For me, Sebold manages to strike a balance that works, though I do think the book goes awry at the end. In the middle, there's the convincing estrangement and separation of her parents that, at the book's conclusion, seems to be on the way to a much less convincing reconciliation. Even worse, Sebold stoops to Hollywood-style corn when she allows Susie's spirit to take over the body of another girl so that she can consummate her first and only romance.
This last scene violated my idea of Sebold's contract with her readers; the rule the author had set up, I felt, was that, being dead, Susie could not in any real way touch the world of the living, and that the only growth available to her character is to let go of the traces of her life. "You have to give up on earth," she's told by her celestial "intake counselor." The same person tells her, on Page 8, "You're dead and you have to accept it." To then allow Susie to return to life, however briefly, seemed like a failure of nerve on the part of an author who was afraid her readers couldn't handle what is, after all, the very nature of death. Still, I liked the blend of delicacy and tartness in Sebold's observations about ordinary, happy suburban life and how it warps in the face of tragedy, and in the final reckoning, the mawkish ending didn't irretrievably ruin that.
Other readers, though, found a different book between the covers of "The Lovely Bones." Instead of a parable about the adamantine wall between the living and the dead and the necessity for those on both sides to acknowledge it, they found confirmation of their own attraction to various versions of today's popular, quasi-secular "angel" mania. Jan Jarboe of the San Antonio Express-News spoke for this audience when she wrote, "What I liked best about the novel was the idea that Susie may have been dead but her spirit was not gone. In fact, she hovered from the other side, struggling to help her loved ones cope with their loss." Musing on friends who have lost children and yet who feel there's still some ongoing connection, she writes, "Listening to them, I am aware of how murky and mysterious the line is between the living and the dead."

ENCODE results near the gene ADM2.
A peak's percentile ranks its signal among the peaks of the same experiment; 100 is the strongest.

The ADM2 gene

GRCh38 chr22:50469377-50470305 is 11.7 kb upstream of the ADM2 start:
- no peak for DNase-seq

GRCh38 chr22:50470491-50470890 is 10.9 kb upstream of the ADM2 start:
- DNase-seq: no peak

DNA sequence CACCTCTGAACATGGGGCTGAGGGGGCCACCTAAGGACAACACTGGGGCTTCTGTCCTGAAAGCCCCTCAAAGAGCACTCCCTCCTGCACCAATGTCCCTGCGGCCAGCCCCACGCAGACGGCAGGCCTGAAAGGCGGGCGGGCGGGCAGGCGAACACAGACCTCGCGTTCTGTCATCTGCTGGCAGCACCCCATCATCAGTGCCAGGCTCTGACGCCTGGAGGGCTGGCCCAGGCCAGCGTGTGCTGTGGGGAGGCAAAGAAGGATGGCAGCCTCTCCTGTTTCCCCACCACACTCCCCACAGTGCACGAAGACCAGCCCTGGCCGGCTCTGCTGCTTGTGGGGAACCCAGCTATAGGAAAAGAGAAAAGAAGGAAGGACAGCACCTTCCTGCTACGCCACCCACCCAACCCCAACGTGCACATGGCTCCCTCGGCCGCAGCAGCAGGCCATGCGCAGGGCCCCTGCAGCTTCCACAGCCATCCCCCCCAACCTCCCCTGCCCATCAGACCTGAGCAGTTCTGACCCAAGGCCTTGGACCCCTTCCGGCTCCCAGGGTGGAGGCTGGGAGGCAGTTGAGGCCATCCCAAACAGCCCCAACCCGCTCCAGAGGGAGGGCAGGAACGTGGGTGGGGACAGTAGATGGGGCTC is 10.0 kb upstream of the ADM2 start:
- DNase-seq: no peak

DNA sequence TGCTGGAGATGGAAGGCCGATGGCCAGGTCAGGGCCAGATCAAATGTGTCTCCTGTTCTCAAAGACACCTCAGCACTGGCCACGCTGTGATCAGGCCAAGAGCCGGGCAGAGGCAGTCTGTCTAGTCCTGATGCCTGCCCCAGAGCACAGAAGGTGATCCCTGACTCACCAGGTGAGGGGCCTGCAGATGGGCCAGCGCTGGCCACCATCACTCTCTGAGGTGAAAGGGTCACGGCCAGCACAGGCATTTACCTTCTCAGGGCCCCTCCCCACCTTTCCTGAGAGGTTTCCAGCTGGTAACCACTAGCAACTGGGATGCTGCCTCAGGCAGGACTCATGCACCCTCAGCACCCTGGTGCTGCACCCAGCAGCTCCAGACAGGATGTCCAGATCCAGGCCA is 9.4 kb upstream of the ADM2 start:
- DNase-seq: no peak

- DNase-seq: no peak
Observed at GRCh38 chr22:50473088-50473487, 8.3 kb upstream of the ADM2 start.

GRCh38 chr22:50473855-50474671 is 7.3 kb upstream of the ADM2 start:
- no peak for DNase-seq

Mysterious, maybe, but definitely not permeable -- at least not as seen from across the Atlantic, where this sort of thing is seen as typical American softness and hoodoo. (A 1987 poll by American Health magazine found that 42 percent of respondants said they'd been contact by someone from beyond the grave.) Viner reports that critics there "put the book's success down to September 11 and the consolation that, even if nearly 3,000 people were vaporised at their desks, they're alive and well upstairs somewhere," making a link to the attacks that, interestingly enough, Jarboe does too. There may not be a real epidemic of child abductions, she writes, but "there is an epidemic of grief ... I've come to think that there are two separate wars on terrorism: the one across the world against foreigners who threaten our homeland, and the one taking place at home against the sickest of the sick -- those who terrorize our children."
But if pretending that death isn't really the end may rob it of its sting, it also leaches death, and by extension life and grief, of its importance. It's both cowardly and dishonest to insist, simply because we want to believe it, that human existence is mostly a string of Hallmark moments, occasionally tarnished by something nasty, but all resolving into an eternal, wholesome Norman Rockwell-esque Thanksgiving dinner in the end.